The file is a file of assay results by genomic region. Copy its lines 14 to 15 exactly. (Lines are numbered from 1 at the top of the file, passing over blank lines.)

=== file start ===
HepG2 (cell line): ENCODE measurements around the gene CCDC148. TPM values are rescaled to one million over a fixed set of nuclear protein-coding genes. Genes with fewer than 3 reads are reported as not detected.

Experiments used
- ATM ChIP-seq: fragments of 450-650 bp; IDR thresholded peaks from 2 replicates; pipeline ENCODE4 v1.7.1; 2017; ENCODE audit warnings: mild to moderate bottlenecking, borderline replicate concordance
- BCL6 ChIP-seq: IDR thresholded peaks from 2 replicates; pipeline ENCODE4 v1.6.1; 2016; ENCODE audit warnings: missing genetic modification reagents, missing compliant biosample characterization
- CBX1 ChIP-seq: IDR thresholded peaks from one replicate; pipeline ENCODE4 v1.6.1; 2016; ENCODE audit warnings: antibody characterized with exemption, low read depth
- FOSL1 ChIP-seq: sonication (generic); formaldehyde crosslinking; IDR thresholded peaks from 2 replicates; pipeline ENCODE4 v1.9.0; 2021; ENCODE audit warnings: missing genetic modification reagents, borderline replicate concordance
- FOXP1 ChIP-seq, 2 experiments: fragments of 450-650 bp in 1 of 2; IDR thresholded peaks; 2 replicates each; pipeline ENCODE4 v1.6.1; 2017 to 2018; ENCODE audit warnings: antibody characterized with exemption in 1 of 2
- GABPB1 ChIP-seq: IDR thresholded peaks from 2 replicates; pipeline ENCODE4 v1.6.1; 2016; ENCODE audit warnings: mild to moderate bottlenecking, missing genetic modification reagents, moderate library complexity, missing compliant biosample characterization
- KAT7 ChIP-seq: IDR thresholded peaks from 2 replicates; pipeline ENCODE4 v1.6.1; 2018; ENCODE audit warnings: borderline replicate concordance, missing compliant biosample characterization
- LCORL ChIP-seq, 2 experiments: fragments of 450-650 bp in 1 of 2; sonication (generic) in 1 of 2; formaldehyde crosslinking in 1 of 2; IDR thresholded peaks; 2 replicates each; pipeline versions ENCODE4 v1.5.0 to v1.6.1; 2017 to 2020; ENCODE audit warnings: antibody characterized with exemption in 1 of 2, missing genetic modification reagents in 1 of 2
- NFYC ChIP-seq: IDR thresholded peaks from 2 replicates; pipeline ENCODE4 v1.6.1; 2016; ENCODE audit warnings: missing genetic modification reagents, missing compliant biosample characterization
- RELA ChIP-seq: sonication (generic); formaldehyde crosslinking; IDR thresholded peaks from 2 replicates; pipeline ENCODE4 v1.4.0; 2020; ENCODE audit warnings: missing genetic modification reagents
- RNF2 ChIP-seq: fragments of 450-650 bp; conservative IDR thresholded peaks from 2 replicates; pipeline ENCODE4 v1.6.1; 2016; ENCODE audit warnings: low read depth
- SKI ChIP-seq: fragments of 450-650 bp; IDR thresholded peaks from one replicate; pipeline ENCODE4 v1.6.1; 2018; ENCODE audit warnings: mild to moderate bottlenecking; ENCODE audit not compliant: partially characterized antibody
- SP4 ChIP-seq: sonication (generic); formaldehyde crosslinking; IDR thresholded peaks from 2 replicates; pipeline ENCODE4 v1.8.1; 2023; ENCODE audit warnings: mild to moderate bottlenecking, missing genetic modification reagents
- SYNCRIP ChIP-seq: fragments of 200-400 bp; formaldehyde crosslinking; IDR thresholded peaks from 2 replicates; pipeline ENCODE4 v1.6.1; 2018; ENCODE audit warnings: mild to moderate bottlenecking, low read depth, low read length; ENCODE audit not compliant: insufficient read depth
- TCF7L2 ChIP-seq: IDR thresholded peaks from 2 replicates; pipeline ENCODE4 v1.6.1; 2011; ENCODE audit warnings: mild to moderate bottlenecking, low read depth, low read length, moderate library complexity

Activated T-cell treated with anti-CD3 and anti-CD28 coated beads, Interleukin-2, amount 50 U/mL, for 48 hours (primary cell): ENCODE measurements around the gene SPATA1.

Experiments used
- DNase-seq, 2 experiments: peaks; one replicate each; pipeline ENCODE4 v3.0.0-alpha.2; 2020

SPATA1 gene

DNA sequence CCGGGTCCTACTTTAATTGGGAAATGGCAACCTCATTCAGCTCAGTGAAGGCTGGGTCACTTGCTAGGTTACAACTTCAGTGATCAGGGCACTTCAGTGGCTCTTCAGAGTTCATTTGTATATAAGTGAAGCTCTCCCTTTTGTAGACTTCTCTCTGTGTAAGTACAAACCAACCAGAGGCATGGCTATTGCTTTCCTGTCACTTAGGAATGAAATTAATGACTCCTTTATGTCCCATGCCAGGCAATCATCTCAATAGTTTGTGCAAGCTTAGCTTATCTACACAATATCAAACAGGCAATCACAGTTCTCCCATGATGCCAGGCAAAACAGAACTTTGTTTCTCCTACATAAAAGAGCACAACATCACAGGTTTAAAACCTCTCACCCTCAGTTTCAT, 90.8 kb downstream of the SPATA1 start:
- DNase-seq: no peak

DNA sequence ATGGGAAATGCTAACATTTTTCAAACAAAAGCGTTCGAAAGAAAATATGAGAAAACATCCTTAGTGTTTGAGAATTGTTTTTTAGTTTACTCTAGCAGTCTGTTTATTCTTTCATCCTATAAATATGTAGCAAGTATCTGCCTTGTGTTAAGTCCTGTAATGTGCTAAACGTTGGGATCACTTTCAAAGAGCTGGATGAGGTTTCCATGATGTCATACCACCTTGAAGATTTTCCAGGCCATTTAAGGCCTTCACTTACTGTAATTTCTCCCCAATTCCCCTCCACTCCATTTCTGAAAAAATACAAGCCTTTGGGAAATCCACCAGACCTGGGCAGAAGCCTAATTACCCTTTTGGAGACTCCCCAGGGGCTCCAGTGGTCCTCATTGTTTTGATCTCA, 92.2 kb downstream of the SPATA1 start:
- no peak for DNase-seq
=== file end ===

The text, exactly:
- SKI ChIP-seq: fragments of 450-650 bp; IDR thresholded peaks from one replicate; pipeline ENCODE4 v1.6.1; 2018; ENCODE audit warnings: mild to moderate bottlenecking; ENCODE audit not compliant: partially characterized antibody
- SP4 ChIP-seq: sonication (generic); formaldehyde crosslinking; IDR thresholded peaks from 2 replicates; pipeline ENCODE4 v1.8.1; 2023; ENCODE audit warnings: mild to moderate bottlenecking, missing genetic modification reagents